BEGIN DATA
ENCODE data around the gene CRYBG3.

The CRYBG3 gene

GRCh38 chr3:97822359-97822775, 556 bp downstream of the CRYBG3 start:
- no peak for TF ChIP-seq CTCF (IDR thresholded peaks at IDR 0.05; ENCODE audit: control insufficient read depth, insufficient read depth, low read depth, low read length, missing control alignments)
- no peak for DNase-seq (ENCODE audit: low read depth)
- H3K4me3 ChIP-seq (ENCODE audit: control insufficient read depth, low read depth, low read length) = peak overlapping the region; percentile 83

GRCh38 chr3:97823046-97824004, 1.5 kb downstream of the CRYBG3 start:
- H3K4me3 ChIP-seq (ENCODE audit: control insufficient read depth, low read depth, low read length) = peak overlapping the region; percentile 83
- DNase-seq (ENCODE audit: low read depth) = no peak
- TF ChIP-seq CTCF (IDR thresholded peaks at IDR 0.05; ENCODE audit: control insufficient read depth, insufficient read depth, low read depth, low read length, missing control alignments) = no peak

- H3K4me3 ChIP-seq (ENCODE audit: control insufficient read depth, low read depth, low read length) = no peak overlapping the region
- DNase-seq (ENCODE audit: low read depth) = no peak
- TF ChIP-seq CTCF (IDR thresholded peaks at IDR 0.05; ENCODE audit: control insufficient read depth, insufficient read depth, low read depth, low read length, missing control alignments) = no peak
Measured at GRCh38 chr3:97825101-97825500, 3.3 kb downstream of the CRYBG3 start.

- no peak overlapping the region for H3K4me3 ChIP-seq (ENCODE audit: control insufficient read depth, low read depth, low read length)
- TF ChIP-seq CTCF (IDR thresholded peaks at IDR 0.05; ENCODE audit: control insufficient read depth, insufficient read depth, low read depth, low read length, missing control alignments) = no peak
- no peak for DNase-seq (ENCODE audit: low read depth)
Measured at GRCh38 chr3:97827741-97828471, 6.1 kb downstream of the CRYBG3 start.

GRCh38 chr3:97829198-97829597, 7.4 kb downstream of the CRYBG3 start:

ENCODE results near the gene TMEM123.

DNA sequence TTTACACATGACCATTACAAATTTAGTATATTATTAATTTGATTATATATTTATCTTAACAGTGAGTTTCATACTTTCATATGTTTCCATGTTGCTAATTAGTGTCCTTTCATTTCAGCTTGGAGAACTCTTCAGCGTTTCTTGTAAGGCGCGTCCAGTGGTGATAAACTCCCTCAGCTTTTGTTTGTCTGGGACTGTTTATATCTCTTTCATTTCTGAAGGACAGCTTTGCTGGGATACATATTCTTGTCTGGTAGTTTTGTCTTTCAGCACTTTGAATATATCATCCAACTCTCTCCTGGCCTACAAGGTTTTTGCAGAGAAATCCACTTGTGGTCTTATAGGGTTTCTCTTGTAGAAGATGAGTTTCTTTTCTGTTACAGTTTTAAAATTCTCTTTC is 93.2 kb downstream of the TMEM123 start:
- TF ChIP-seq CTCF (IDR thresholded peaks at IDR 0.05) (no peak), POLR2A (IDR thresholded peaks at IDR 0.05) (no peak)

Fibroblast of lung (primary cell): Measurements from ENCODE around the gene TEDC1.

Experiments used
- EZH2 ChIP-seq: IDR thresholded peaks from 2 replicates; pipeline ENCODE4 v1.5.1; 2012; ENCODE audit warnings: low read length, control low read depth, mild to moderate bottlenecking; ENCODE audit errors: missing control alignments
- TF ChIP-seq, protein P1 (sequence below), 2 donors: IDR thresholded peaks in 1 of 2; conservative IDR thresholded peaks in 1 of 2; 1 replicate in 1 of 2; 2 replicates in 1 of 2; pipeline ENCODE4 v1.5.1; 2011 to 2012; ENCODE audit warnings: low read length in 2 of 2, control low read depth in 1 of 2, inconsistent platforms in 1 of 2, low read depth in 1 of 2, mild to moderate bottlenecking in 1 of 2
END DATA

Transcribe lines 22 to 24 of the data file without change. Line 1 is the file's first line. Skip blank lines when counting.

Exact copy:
- TF ChIP-seq CTCF (IDR thresholded peaks at IDR 0.05) (no peak), POLR2A (IDR thresholded peaks at IDR 0.05) (no peak)

Fibroblast of lung (primary cell): Measurements from ENCODE around the gene TEDC1.

Experiments used